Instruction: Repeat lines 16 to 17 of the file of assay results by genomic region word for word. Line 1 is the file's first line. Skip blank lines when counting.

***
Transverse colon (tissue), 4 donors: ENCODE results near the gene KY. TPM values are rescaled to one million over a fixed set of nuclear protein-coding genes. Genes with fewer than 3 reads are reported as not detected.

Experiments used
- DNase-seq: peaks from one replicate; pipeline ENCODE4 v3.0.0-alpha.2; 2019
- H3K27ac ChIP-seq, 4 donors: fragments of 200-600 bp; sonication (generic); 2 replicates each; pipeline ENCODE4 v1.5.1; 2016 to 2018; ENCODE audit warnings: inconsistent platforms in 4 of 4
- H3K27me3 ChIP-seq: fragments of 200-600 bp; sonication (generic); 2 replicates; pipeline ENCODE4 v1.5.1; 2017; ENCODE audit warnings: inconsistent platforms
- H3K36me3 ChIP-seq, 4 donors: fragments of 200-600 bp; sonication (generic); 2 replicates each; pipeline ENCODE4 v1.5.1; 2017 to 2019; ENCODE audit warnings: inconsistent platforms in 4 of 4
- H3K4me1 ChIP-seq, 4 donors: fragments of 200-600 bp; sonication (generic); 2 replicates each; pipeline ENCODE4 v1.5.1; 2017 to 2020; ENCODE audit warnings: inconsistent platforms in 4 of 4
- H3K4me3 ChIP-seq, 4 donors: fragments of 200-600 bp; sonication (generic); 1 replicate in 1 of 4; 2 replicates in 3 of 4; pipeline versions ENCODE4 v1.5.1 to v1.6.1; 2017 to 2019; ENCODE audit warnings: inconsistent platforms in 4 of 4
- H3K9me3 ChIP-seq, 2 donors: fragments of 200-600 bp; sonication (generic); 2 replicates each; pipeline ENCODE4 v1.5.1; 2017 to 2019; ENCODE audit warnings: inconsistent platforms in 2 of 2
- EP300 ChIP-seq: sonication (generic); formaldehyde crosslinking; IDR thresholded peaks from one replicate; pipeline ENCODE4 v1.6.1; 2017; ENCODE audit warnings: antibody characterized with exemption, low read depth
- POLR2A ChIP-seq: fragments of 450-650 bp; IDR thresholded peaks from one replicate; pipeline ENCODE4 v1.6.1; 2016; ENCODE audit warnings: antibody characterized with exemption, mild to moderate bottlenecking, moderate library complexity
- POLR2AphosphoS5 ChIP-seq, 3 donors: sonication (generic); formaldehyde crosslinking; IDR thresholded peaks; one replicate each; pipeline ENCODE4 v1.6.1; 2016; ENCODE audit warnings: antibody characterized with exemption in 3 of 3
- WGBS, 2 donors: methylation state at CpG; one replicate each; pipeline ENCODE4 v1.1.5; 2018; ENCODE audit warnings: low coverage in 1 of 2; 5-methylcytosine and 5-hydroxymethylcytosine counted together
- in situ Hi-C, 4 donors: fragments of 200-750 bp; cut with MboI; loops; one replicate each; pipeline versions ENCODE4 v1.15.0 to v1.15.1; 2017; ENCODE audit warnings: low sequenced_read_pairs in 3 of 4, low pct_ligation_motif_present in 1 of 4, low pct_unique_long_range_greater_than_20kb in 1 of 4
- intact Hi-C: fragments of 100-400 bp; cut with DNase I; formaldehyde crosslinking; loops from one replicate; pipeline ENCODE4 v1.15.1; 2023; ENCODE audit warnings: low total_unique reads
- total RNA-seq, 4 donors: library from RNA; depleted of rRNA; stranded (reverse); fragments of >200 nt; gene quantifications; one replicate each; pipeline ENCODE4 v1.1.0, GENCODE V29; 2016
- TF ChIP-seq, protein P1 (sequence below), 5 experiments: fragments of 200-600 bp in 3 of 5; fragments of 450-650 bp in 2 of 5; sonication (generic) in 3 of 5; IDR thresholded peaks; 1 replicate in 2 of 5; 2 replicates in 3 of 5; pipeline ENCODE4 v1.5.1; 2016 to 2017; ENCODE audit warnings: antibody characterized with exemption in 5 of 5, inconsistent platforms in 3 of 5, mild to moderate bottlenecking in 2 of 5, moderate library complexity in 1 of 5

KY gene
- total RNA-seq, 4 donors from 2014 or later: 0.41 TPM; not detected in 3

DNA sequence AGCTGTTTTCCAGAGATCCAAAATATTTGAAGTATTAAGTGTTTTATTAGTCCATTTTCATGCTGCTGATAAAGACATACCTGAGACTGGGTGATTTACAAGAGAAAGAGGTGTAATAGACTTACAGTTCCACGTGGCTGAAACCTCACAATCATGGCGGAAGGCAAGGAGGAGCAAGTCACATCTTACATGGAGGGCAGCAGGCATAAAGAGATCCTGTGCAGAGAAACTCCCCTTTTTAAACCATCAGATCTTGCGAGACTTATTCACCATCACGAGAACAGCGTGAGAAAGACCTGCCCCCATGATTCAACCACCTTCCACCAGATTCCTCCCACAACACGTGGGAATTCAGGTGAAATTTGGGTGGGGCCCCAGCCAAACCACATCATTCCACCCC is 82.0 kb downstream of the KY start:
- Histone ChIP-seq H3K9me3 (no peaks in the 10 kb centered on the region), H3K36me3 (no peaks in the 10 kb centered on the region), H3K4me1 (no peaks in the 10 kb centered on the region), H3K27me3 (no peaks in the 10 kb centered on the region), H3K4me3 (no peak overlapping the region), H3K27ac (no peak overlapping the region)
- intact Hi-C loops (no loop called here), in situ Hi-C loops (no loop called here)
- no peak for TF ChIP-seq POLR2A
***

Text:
- total RNA-seq, 4 donors: library from RNA; depleted of rRNA; stranded (reverse); fragments of >200 nt; gene quantifications; one replicate each; pipeline ENCODE4 v1.1.0, GENCODE V29; 2016
- TF ChIP-seq, protein P1 (sequence below), 5 experiments: fragments of 200-600 bp in 3 of 5; fragments of 450-650 bp in 2 of 5; sonication (generic) in 3 of 5; IDR thresholded peaks; 1 replicate in 2 of 5; 2 replicates in 3 of 5; pipeline ENCODE4 v1.5.1; 2016 to 2017; ENCODE audit warnings: antibody characterized with exemption in 5 of 5, inconsistent platforms in 3 of 5, mild to moderate bottlenecking in 2 of 5, moderate library complexity in 1 of 5